Big rise in casualties leads to a new approach to keep older drivers safe
By Bethany Winter | 28th October 2022
A new approach to road safety, designed to recognise the vulnerability of older drivers and keep them safe behind the wheel was launched.
The Gloucestershire Constabulary Older Drivers Strategic Approach, aims to keep those over 70 safe on our roads, maintaining their independence while reducing the risks and vulnerabilities that could lead to serious, or even fatal accidents.
The aim is to produce a standardised, approach towards reducing risks linked to road use by older people following a 160% increase in the number of people aged 65 and over, killed or seriously injured on the county's roads.
Supt Paul Keasey, roads policing lead at Gloucestershire Constabulary, said: "This is about keeping older people, who may rely on their vehicles for their independence safe and reducing the potential risk to other road users."
While older drivers account for 15% of all licence holders, almost twice that number, 28%, account for all road deaths.
With more people reaching the age of 70, and re-applying to the DVLA to continue driving, there is a growing national movement to make sure that people know how to get the most of their vehicles and remain safe on our roads.
Last week, the Older Drivers' Forum for Gloucestershire held a day of action to raise awareness of the issue. The aim was to counter the rise in older road-user casualties in the county and signpost older drivers and their families to advice on how to keep driving safely for longer. It was supported by Project Edward (Every Day Without A Road Death), the biggest annual road safety national platform.
Nigel Lloyd-Jones, the forum's co-lead said: "We welcome this recognition by PCC Chris Nelson and the Constabulary of the demographic time bomb older driver safety represents, and the need to act now.
"This innovative, evidence-informed strategic approach, developed by some of the most experienced and brightest road safety minds in the country, connects and aligns the collaborative strengths of the statutory and third sector in a ground-breaking new initiative.
"In support of the plan the Older Drivers Forum looks forward to expanding its existing activities in creating greater community awareness and providing practical advice and support on how to keep older drivers driving safely for longer".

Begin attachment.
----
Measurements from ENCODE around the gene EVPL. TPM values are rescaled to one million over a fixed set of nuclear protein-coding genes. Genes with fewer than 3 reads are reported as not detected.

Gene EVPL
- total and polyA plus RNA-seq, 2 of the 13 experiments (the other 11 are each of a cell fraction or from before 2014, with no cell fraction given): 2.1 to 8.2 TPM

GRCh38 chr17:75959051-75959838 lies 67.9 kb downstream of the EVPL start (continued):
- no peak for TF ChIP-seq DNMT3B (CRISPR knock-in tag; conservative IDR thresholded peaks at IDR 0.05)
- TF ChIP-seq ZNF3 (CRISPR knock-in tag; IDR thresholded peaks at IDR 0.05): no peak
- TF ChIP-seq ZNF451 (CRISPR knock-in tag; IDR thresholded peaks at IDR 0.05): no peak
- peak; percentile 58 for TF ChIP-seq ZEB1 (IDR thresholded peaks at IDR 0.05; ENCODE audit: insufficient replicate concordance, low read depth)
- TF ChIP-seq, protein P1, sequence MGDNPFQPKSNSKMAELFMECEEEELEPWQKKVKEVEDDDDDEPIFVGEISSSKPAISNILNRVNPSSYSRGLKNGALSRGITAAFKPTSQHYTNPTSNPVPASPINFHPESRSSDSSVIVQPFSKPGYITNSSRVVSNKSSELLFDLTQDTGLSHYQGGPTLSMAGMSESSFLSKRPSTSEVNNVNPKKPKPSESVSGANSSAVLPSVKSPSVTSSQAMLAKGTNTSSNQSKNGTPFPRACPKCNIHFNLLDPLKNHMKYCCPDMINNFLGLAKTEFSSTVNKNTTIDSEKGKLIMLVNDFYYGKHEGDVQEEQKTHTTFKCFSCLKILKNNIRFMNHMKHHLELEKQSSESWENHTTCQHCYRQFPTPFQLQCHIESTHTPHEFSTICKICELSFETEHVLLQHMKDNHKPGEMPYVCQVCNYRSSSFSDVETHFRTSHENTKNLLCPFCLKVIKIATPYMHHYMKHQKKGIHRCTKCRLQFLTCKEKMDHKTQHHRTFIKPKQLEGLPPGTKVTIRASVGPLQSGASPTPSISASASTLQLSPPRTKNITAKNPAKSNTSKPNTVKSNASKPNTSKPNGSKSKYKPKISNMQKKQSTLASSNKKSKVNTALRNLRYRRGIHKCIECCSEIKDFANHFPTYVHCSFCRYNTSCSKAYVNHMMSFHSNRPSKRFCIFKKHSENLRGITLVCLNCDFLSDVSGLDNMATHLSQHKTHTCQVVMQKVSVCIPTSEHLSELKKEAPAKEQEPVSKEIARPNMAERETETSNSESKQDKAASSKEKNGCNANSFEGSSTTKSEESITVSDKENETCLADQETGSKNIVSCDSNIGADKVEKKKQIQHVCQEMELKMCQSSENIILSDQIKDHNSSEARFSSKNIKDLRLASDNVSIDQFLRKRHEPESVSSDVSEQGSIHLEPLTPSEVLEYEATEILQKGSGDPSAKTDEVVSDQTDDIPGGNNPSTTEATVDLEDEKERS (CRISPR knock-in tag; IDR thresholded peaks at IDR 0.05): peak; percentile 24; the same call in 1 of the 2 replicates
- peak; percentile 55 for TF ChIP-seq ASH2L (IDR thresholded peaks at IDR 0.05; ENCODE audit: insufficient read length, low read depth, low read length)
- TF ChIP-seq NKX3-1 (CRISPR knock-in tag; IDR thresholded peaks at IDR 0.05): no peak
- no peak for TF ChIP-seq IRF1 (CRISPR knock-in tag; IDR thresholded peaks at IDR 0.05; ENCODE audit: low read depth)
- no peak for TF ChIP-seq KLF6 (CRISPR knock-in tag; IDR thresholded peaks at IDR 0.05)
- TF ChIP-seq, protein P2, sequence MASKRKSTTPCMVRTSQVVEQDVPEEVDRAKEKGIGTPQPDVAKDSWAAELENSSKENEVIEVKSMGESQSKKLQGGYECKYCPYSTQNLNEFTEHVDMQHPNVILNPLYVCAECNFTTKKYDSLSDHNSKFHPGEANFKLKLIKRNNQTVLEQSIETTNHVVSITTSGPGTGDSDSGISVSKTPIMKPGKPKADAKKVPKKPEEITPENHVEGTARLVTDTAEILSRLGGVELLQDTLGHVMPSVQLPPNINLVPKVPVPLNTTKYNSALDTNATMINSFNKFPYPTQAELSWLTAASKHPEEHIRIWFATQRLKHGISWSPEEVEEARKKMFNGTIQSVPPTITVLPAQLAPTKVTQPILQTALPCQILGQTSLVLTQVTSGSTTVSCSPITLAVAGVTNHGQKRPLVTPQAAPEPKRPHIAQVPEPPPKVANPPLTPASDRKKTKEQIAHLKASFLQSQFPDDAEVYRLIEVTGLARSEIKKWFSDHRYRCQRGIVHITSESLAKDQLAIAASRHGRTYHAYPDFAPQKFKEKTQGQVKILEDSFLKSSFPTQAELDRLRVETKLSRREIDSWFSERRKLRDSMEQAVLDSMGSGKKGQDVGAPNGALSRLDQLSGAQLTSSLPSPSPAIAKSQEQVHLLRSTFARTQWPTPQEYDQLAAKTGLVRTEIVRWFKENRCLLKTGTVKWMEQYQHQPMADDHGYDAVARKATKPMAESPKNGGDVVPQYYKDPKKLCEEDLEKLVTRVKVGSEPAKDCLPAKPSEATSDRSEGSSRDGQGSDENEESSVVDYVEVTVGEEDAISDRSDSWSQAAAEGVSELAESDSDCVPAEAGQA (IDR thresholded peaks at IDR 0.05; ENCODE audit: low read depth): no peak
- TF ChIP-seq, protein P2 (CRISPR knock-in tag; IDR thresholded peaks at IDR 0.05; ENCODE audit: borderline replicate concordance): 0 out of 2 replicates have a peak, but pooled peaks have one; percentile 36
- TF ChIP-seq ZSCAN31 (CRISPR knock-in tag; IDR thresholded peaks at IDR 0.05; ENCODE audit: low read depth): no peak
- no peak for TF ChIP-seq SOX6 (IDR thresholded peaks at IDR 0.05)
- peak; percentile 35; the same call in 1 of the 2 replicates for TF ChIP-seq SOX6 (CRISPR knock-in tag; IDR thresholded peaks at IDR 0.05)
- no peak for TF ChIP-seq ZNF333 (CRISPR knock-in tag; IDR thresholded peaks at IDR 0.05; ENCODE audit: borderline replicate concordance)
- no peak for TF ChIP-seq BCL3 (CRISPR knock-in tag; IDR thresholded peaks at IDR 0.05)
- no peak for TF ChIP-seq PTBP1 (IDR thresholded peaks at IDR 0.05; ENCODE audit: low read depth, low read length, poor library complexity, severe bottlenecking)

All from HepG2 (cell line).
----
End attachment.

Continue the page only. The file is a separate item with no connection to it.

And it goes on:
The current annual national growth of additional licence holders - those aged 70 and over - is around 250,000. By 2025, the number of drivers in the UK aged over 85 is estimated to be more than 1,000,000 - double the number that existed in 2016. Statistics also show that for every mile driven, the risk of a person aged 80 or more being killed whilst driving is 10 times higher than those aged 40 - 49 who are the group of lowest risk.
Gloucestershire has a much older population than many other places. From 2009 -2019, the number of people in the county over the age of 65 grew by 28%, compared to 23% nationally. A percentage that is predicted to almost double over the next twenty years.
The number of collisions involving older people reveals a similar increase with a 160% rise in older road users killed or seriously injured from 2010 - 2019.
Supt Keasey said: "More and more people over the age of 70 are still driving and that means we need to be alive to the changing nature of road users and their vulnerabilities.
"We don't want to take older people off the road, we want to keep them safe and reduce the potential risk to other road users. That's why Gloucestershire want to be ahead of the game.
"As part of our new approach, the Constabulary will adopt the 'fit to drive' scheme, which will see those who fit the criteria referred to Driver Mobility who are accredited to the DVLA to check on people's abilities behind the wheel and give individual help and support to vulnerable drivers".
Chris Nelson, Police and Crime Commissioner (PCC) said: "This new, strategic approach will help older people safely maintain their independence, and make our roads safer.
"Assessing their ability to drive safely is not meant to be a punitive measure, but provide a safety net that will give them added confidence when they're behind the wheel.
"Whilst older motorists, like myself, have a wealth of experience, we have to accept the passage of time can also affect other faculties like sight, hearing, reactions and judgement of speed and distance. This new, strategic approach identifies the need to understand those factors because we want to do all we can to keep everyone, whatever their age, safe on our roads."
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